• John Jantak

MRC Vaudreuil-Soulanges takes aggressive action after EAB spotted

PHOTO COURTESY MARCUS OWEN

Kelly Tree Service technician treating an Ash tree with TreeAzin on a Hudson property in early August. The destructive insect has now been spotted in many places throughout the Vaudreuil-Soulanges and West Island regions.

Residents living throughout the Vaudreuil-Soulanges region are being advised to keep watch over their Ash trees after the Emerald Ash Borer (EAB) was discovered in the municipality of L’Île-Perrot last Wednesday, August 12.

The advisory was issued by the Municipalité Régionale de Comté (MRC) de Vaudreuil-Soulanges to all 23 towns and cities under its jurisdiction in an effort to combat the spread of the destructive insect and to ensure it doesn’t gain a foothold in the region.

To make the public aware of situation, the MRC also launched a new website devoted exclusively to the Emerald Ash Borer at http://agrile.mrcvs.ca/accueil which provides complete information about the insect, photographs to help people identify Ash trees, and what property owners can do to prevent the encroachment of the pest further west into its territory.

While the MRC is taking a proactive approach to prevent the spread of the borer further into its territory, MRC Communications Director Simon Richard said each municipality is devising its own individual strategies to deal with the problem.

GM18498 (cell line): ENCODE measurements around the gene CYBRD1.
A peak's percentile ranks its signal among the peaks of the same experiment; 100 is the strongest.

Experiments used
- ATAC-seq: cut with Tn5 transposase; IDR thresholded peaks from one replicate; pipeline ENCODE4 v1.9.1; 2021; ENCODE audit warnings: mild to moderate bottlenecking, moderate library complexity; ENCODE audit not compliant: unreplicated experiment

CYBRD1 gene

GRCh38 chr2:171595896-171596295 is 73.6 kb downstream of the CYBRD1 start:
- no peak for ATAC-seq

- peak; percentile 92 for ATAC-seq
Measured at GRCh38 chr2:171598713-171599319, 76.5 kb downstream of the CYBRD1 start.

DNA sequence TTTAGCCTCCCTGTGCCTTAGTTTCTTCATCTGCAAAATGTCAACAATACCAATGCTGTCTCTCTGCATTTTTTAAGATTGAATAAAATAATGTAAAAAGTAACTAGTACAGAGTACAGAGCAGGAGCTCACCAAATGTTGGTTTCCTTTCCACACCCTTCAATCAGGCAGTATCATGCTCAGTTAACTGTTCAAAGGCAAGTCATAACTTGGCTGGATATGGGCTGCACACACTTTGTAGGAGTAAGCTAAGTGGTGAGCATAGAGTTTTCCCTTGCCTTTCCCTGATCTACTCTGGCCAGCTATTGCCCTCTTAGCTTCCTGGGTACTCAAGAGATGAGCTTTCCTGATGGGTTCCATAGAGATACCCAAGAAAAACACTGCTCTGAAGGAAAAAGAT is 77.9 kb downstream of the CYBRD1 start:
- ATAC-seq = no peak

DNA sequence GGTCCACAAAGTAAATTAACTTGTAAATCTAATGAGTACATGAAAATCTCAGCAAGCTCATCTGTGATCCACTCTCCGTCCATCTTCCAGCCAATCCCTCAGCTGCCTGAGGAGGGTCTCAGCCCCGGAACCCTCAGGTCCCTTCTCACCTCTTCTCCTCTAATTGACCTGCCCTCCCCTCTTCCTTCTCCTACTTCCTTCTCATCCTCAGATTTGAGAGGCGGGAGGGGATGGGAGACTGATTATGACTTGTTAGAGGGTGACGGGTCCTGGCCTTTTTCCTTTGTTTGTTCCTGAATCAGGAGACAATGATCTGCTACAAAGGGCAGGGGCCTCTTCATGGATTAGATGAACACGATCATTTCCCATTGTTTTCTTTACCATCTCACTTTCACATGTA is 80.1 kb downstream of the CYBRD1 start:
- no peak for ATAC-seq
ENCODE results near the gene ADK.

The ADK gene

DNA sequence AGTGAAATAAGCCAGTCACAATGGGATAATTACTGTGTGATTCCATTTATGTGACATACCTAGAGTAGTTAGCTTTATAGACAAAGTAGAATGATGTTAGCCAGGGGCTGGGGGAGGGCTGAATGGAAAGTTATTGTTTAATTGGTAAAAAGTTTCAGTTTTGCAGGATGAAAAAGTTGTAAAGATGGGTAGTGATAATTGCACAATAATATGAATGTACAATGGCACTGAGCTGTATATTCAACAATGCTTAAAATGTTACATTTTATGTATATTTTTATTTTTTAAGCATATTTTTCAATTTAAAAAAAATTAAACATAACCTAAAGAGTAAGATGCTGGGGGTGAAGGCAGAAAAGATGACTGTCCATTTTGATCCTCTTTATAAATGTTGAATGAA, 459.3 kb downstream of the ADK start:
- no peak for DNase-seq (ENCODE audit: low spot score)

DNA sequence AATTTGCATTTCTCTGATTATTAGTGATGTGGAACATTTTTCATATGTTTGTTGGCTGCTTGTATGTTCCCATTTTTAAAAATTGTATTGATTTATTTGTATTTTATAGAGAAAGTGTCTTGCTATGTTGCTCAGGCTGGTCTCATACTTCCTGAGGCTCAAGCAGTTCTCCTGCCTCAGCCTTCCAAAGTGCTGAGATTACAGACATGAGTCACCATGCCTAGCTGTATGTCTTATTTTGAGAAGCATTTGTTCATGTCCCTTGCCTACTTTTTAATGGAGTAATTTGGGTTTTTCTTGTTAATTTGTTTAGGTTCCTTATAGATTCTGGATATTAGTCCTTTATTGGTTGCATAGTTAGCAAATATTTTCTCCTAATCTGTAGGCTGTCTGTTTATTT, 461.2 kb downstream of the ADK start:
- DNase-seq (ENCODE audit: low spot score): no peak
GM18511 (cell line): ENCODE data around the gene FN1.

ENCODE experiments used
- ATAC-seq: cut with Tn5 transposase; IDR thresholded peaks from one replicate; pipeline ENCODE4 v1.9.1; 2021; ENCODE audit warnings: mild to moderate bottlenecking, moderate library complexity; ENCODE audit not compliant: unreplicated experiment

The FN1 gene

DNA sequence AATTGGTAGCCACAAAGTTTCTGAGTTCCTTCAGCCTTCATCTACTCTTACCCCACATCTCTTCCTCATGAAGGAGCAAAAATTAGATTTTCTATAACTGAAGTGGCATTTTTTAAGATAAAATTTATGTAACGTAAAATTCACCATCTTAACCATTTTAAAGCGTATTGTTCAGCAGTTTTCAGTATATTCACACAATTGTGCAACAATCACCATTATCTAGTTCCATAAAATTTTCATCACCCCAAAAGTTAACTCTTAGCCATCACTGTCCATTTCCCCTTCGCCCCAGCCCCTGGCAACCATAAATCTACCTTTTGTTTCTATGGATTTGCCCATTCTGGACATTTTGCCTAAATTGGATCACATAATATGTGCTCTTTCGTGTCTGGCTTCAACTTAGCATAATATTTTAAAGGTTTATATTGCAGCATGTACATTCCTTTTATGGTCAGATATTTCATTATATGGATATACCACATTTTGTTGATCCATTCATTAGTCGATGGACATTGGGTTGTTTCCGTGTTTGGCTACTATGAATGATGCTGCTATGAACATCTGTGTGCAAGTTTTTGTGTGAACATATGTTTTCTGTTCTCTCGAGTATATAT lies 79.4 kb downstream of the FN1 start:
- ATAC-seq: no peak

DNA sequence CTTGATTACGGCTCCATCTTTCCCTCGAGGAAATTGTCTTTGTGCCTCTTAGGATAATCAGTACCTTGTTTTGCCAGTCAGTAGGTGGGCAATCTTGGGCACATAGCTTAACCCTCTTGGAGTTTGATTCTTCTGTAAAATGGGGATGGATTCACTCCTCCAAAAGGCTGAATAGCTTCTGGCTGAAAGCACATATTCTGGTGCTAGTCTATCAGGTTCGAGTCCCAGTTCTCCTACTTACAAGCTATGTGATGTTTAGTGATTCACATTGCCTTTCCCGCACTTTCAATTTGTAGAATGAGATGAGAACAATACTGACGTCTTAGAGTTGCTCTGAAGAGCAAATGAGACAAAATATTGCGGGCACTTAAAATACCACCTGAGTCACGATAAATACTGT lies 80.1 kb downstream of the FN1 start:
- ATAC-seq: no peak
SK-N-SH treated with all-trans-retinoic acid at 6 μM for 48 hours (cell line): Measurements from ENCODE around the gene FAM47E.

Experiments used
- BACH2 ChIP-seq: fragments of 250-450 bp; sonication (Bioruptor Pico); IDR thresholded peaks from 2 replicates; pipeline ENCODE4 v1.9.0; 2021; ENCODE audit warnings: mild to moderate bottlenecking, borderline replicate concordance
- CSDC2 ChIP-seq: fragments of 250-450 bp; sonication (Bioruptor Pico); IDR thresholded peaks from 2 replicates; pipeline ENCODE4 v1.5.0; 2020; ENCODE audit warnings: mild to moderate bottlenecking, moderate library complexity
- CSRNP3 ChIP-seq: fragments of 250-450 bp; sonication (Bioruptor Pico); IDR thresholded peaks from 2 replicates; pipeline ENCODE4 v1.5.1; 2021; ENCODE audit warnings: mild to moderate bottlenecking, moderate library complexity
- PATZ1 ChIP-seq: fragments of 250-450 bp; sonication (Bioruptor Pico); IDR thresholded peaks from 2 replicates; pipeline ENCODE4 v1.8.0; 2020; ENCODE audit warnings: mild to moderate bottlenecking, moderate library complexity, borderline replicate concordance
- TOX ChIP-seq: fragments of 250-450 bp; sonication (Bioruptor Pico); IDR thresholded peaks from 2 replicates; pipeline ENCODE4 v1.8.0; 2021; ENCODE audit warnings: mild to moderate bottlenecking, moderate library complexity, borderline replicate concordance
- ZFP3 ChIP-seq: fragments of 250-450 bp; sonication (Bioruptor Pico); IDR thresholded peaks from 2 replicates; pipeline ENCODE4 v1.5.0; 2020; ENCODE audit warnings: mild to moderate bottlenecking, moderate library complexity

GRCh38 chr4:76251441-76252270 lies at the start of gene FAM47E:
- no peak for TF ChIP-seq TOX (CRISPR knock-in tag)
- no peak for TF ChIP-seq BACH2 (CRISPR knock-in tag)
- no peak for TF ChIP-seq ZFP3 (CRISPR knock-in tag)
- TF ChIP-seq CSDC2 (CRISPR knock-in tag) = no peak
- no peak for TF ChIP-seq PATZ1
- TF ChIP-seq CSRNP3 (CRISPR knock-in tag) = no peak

“The first thing we want people to do is to be able to identify what an ash tree looks like so they can determine if they have any growing on their property,” Richard told Your Local Journal. “

Richard said some of the telltale signs that an ash tree may be infested with the EAB include dry dead leaves on its lower branches and holes in the bark that when peeled back may reveal trails where the insects have begun burrowing into the tree.

If the EAB is spotted and especially and if there is damage to any Ash tree, Richard advises residents contact their respective municipal officials to report the situation as soon as possible and to find out what specific action is required in accordance to the preventive strategy adopted by each individual municipality.

One possible preventive method to keep trees from becoming infected is to apply the biological insecticide TreeAzin around the base of the tree. The insecticide is applied by a certified arbourist at a cost of about $200 per tree with a 40-centimeter diameter trunk.

The West Island municipality of Beaconsfield instituted this aggressive preventive approach late last summer to keep the EAB from gaining a foothold in its community after it received a 20 litre donation of TreeAzin to treat trees on its public lands.

The worst case scenario is that homeowners will have to cut down infested trees at an estimated cost of $700 per tree, a potentially expensive proposition if a property has several trees on site which is why the MRC is taking a proactive approach to make people aware of the EAB.

The EAB is a non-native, invasive and destructive insect from Asia that apparently found its way into Canada from imported ash wood products in 2011 and has been spotted in some West Island municipalities.

The MRC also hosted a public information session about the EAB on Tuesday evening August 18 at the Opticentre de Saint-Jean-Baptiste that featured Hélène Godmaire from the Conseil québécois des espèces envahissantes. Godmaire presented an overview of the problem and recommendations on how to prevent an EAB infestation.

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